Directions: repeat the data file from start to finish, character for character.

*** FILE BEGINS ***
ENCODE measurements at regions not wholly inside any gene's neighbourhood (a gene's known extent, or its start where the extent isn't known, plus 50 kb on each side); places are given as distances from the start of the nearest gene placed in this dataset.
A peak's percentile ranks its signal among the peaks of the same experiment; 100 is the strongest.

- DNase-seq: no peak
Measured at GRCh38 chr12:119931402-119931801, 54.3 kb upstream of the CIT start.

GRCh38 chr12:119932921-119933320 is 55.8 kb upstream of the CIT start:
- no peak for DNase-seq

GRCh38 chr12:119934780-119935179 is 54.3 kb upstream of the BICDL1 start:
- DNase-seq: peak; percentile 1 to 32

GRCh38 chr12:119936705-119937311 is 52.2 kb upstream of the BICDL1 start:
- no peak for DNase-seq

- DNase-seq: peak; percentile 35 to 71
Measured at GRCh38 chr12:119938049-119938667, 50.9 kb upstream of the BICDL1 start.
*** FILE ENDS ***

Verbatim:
ENCODE measurements at regions not wholly inside any gene's neighbourhood (a gene's known extent, or its start where the extent isn't known, plus 50 kb on each side); places are given as distances from the start of the nearest gene placed in this dataset.
A peak's percentile ranks its signal among the peaks of the same experiment; 100 is the strongest.

- DNase-seq: no peak
Measured at GRCh38 chr12:119931402-119931801, 54.3 kb upstream of the CIT start.

GRCh38 chr12:119932921-119933320 is 55.8 kb upstream of the CIT start:
- no peak for DNase-seq

GRCh38 chr12:119934780-119935179 is 54.3 kb upstream of the BICDL1 start:
- DNase-seq: peak; percentile 1 to 32

GRCh38 chr12:119936705-119937311 is 52.2 kb upstream of the BICDL1 start:
- no peak for DNase-seq

- DNase-seq: peak; percentile 35 to 71
Measured at GRCh38 chr12:119938049-119938667, 50.9 kb upstream of the BICDL1 start.